The Fed can’t prevent manufacturers from picking up shop and moving to China, for example.

According to a report in Reuters, China is likely to top $50 billion in foreign investment this year – outpacing the United States for the first time ever. Chinese exports jumped more than 31% in October. At the current pace, Chinese-manufactured goods will flood the world by 2020… increasing four times the current rate to $2.4 trillion. That’s an outright deflationary influence on the world markets.

"It’s possible that the bulk of the world’s capital will now being going to a place where goods are produced… rather than consumed," says Denning.

Meanwhile, "faced with fewer quality borrowers, banks in the U.S. are ignoring the Fed’s rate cut and simply choosing not to lend."

The same phenomenon has been alive as well for some time in Japan, where rates have been perilously close to 0% since 1995…yet, bank lending in the land of the "rising sun" has fallen for 57 consecutive months.

What are we expecting will happen here? Mr. Fry updates us on Mr. Greenspan’s opinions as of yesterday evening…



Eric Fry reports from New York…

– The stock market slumped lower shortly after the opening bell yesterday, but that was before Dr. Greenspan rolled into town with a fresh supply of "Feel-Good" elixir. Investors tossed it back and faster than you can say, "Buy me 100 Cisco," the stock market erased its losses and dashed a bit higher. By the end of the session, The Dow was 12 points higher at 8,398, while the Nasdaq had gained nearly 1% percent to 1,361.

– The bond market also inched higher, pushing the yield on the 10-year Treasury down to 3.83%. Even the struggling dollar managed to gain some ground, as it added about half a percent against the euro to 100.5 cents per euro.

– During his appearance before Congress yesterday, the Fed chief droned on and on – in his usual style – about the various economic difficulties plaguing our economy. But the REAL message was nevertheless clear: "I’ve got it all under control." Investors felt better immediately.

– So potent is Dr. Greenspan’s elixir that it induces a kind of delirium deadening one’s critical faculties. Some folks were so affected that they actually believed the news out of Iraq that Saddam Hussein would permit "unconditional" weapons inspections inside his country.

– Those of us not under the influence of any narcotics recognize this ploy as simply another of Saddam’s endless diversionary tactics. Nevertheless, the news from Iraq simultaneously boosted the stock market and knocked the wind out of the gold market. The safe-haven metal tumbled $5.80 to $318.90 an ounce. Score this round for the stock market, but this boxing match is far from over.

– Yesterday, a couple of the top executives from Countrywide Credit, the mortgage lender, rang the opening bell on Wall Street. The NYSE often accords this honor to heroes, celebrities or dignitaries of some sort. What heroic, celebratory or dignified act – you may be wondering – did Countrywide commit to warrant ringing the opening bell? Only this: it changed its name and its ticker symbol.

– What’s next? A company that changed its phone number? How about a change of address? I’m about to relocate my office from 30 Wall Street to 80 Broad Street. These are the very same streets that bracket the stock exchange! Surely my relocation deserves at least one bell-ringing.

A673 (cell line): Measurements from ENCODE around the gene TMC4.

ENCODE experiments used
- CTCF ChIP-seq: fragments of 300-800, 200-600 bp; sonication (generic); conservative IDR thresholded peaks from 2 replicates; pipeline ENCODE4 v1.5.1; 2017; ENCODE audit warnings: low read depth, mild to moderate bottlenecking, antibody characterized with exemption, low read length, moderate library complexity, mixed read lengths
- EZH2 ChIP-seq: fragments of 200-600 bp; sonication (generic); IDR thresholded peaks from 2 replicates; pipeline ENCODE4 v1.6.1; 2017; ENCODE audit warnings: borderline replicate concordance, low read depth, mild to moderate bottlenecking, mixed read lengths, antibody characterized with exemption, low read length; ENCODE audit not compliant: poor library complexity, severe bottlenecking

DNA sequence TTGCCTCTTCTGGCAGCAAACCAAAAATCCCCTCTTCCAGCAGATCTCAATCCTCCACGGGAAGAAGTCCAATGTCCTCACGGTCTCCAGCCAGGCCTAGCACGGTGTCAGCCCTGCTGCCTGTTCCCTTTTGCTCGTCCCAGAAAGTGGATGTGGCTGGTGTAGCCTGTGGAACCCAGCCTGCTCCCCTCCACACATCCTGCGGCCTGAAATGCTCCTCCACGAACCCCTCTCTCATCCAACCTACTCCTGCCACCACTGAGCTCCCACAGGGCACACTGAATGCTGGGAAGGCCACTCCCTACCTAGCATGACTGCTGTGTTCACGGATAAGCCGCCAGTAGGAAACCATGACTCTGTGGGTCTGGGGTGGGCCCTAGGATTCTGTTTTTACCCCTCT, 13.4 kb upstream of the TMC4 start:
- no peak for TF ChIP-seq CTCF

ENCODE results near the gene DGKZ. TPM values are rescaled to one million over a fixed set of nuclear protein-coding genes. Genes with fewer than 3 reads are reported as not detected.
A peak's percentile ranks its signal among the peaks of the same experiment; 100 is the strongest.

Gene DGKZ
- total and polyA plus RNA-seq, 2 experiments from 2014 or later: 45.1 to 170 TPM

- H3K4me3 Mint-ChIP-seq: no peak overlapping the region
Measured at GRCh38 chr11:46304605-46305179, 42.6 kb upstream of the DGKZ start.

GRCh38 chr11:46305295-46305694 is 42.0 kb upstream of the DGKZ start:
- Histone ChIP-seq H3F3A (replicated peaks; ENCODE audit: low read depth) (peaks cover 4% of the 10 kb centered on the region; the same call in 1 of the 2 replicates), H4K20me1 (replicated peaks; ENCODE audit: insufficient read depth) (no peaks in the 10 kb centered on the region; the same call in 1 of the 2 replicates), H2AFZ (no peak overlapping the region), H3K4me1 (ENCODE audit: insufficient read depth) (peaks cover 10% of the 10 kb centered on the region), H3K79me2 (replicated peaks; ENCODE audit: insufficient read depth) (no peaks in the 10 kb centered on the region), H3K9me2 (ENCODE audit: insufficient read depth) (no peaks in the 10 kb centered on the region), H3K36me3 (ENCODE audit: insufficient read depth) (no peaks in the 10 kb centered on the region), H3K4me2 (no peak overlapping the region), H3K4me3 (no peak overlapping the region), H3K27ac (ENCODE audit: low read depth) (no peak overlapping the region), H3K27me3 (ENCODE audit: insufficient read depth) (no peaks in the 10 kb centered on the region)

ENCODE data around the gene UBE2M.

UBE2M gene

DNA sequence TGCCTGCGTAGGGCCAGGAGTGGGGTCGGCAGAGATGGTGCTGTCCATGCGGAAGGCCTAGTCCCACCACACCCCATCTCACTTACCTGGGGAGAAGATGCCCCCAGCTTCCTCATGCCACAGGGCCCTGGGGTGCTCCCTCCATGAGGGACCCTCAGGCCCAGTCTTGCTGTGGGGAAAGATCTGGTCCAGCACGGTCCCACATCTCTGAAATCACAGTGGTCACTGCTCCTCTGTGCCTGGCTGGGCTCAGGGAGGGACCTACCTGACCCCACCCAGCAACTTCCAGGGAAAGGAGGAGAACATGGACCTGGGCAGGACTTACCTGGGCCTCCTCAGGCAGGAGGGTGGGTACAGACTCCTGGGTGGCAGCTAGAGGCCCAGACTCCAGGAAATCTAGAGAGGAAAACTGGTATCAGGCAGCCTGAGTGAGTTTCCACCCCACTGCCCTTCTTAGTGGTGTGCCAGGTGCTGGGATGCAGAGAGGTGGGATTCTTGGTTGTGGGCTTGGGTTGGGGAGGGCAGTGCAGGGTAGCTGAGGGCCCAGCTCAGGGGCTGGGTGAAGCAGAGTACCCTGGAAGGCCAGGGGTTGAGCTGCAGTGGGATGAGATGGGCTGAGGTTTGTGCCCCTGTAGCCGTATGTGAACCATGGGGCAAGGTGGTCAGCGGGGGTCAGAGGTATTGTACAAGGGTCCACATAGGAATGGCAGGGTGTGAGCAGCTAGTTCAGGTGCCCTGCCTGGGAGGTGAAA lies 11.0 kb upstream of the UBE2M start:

– The NYSE might want to consider hiring a new talent agent to book its bell-wringing ceremonies. Couldn’t SOMEBODY over at the NYSE have called up a couple of the cast members from "Friends" on short notice and asked them to come downtown to ring the opening bell?

– The only thing more absurd than the raison d’être for yesterday’s bell-ringing was the portrayal of the event by Countrywide’s PR department. A company press release, faxed to me by my good friend Michael Martin at R.F. Lafferty, described the name change as a "milestone" that reflects the terrific "growth and development that has transformed Countrywide Credit Industries into a provider of diversified financial services," now to be called Countrywide Financial Corporation.

– Once upon a time, corporate milestones were measured in terms of weighty financial stuff like sales or profits. But no longer…In the age of political correctness, EVERYTHING can be a milestone if it wants to be.

– Even so, referring to a name change as a "milestone" seems a bit mock-heroic – much like referring to Alan Greenspan as a "hero." Alan Greenspan isn’t a hero, he’s just a guy in a business suit trying to hold down a government job. Likewise, Countrywide’s spiffy new name change isn’t a milestone, except for the printer who received the order to produce millions of sheets of new corporate letterhead and business cards.

– For Countrywide itself, the name change is probably more millstone then milestone. Events like these always seem too enshrine the sort of corporate hubris that precedes a spectacular collapse.

– I hadn’t considered selling short Countrywide, but I think I’ll take a peak at this one.


Back in Paris…

*** The phone on my desk rang just a moment ago. I picked it up. The voice on the other end sounded familiar, but distant. "Addison?!…Is that you? This has never happened to me before."

It was Bill. Yesterday, Bill returned to New Orleans to attend an International Living Retire Overseas conference.

"I went out with Kathie and the crew…" He explained, referring to International Living publisher Kathie Peddicord.

"After dinner, I was walking down Bourbon Street with a Hurricane in my hand…have you heard about these drinks?"

"Yes, in fact, I have."

"And on Bourbon Street… do you know what they do there with the beads? Have you heard about this tradition?"

"Yes, in fact, I have."

"Well, that’s the last thing I remember. I tell you… this has never happened to me before." Apparently, the town had worked a bit of delirium of its own.

It was about 7:30AM New Orleans time. He said he’d made plans to have breakfast and wouldn’t be able to contribute this morning. But he’ll be back in Paris tomorrow…and on the job as usual.

Until then, ‘Laissez les bon temps rouler!’, eh?

Addison Wiggin,
The Daily Reckoning